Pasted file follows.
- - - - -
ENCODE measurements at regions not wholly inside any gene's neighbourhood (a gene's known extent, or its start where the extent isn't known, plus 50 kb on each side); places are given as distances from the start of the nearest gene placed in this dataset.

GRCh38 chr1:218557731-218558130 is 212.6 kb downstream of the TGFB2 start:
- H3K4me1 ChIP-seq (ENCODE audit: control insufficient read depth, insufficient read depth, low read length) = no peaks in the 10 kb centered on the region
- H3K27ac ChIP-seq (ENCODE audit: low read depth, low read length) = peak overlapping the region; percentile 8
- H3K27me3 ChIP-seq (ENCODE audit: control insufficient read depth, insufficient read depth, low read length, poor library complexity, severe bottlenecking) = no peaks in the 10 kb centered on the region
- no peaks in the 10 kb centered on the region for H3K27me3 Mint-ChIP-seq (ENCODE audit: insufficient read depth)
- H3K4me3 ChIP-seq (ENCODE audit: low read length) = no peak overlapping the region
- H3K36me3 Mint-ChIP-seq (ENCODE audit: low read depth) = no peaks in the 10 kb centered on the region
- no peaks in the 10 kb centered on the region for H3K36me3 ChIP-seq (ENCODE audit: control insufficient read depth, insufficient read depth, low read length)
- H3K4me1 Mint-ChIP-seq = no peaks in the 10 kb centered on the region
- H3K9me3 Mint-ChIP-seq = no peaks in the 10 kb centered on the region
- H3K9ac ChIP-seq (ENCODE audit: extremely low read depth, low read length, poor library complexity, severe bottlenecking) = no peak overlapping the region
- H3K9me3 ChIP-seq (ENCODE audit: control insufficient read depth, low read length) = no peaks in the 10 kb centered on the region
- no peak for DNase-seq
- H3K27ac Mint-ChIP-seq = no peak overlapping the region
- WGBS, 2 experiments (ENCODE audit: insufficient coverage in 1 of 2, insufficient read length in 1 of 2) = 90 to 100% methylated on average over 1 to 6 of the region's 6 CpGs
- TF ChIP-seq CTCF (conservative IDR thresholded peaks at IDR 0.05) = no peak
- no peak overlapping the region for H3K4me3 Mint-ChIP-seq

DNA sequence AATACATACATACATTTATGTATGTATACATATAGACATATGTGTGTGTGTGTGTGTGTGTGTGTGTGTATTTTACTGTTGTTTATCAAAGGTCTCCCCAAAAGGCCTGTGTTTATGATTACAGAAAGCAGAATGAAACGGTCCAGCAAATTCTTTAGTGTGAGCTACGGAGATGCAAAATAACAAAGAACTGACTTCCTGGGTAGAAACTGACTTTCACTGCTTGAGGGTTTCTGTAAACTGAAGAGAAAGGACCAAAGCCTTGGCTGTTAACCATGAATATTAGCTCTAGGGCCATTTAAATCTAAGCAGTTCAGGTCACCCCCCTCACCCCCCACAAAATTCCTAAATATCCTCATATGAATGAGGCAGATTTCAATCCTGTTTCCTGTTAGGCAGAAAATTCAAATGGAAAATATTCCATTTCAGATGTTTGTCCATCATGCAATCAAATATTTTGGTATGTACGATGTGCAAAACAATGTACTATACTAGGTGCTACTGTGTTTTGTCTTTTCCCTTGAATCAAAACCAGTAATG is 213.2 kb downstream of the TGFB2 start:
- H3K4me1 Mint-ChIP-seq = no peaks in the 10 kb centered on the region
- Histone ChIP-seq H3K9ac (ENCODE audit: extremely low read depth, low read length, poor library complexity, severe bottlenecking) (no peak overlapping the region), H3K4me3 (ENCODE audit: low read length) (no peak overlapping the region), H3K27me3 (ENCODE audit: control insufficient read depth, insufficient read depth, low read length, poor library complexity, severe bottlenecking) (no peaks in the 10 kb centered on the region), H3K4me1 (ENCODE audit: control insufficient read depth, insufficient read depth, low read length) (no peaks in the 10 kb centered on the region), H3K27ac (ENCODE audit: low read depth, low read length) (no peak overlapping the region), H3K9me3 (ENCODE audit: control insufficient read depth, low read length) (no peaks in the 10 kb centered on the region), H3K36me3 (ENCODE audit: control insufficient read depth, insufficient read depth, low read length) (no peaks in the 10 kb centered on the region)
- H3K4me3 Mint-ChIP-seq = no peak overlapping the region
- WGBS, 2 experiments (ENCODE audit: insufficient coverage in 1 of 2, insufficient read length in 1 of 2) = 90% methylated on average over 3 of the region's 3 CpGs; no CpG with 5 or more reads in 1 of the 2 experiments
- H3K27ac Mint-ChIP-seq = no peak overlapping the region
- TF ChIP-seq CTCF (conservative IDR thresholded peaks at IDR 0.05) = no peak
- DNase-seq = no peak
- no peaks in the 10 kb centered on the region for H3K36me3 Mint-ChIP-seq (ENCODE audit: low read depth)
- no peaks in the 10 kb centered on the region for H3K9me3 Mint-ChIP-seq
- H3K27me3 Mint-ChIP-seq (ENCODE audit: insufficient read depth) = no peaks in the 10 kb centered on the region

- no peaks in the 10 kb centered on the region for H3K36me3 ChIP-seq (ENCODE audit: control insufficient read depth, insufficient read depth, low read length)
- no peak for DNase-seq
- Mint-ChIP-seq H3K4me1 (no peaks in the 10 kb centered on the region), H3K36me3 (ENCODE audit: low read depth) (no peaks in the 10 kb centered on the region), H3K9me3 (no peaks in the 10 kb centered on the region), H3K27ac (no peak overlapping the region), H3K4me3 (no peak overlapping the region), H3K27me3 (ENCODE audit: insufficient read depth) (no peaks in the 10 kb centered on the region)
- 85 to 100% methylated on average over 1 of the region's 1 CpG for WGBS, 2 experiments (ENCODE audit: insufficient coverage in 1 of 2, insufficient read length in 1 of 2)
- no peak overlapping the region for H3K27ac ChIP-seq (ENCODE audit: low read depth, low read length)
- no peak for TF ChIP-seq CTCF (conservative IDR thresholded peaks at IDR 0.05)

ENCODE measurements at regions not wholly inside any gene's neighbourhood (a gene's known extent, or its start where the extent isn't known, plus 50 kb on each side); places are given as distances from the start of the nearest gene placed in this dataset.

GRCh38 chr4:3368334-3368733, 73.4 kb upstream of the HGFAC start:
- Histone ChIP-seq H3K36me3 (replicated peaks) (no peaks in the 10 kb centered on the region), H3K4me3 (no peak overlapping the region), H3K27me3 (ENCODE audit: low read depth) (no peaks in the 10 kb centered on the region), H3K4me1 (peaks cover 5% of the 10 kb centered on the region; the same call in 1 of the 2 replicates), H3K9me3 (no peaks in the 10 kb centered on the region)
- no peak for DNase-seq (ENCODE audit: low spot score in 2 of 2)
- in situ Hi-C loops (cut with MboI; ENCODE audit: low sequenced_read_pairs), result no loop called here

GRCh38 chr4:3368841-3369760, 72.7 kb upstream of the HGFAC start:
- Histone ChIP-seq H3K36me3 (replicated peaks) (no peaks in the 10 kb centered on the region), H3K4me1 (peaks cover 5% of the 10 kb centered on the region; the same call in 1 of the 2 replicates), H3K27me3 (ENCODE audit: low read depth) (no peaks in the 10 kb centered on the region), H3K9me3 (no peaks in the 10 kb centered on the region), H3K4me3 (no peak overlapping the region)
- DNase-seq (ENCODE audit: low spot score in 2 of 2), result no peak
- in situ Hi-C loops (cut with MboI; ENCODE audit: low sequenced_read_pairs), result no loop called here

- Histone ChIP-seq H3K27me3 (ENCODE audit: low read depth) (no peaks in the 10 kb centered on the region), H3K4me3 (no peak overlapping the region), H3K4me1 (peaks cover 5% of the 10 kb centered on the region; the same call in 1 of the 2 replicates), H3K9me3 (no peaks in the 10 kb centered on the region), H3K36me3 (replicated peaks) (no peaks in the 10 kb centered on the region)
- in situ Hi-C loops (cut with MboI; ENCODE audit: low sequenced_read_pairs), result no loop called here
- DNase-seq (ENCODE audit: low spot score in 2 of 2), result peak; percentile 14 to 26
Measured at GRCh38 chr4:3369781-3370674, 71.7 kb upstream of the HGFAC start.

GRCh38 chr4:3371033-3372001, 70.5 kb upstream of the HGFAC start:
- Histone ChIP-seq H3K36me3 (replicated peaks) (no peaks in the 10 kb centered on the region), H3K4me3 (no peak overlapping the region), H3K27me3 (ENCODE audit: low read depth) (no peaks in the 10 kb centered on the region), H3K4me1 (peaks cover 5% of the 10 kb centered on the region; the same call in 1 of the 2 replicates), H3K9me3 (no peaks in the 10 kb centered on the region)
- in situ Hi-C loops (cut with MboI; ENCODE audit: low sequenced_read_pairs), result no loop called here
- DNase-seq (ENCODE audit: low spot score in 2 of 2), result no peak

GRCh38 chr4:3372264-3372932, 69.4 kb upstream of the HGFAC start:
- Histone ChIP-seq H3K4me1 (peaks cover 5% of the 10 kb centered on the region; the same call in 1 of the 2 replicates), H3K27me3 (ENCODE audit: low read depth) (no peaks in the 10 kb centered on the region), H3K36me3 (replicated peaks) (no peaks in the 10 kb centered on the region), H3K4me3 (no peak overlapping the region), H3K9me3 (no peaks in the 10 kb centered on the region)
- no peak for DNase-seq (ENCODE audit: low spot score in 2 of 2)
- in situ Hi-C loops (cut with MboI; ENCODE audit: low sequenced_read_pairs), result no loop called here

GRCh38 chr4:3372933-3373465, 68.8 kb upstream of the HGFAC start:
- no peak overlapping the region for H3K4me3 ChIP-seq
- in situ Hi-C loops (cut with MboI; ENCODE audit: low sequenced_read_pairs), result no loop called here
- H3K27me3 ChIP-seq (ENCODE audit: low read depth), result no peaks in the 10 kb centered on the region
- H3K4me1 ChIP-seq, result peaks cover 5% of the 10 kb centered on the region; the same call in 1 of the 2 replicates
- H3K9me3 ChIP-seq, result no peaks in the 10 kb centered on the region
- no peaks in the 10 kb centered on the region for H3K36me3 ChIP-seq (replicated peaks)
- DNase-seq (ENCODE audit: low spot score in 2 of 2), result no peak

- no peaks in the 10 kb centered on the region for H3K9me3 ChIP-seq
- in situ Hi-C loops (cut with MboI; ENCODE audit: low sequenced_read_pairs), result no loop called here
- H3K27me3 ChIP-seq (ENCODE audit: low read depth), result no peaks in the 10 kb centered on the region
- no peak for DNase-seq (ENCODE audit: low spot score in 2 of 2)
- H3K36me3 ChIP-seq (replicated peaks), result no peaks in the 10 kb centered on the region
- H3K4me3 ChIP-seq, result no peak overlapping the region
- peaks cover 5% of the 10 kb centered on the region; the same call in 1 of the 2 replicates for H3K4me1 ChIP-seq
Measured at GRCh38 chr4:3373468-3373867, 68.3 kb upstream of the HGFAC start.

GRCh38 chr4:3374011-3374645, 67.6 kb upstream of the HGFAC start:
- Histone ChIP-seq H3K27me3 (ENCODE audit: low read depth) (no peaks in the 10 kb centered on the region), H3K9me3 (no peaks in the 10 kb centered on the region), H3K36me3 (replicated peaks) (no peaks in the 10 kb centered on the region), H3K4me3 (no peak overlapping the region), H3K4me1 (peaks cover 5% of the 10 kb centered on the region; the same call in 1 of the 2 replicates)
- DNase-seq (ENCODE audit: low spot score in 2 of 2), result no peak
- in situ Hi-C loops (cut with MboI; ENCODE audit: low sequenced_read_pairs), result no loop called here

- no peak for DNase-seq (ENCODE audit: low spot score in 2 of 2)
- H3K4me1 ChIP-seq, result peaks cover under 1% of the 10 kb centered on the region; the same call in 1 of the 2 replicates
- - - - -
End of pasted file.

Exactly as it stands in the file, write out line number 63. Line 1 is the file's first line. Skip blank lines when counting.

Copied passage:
- no peaks in the 10 kb centered on the region for H3K36me3 ChIP-seq (replicated peaks)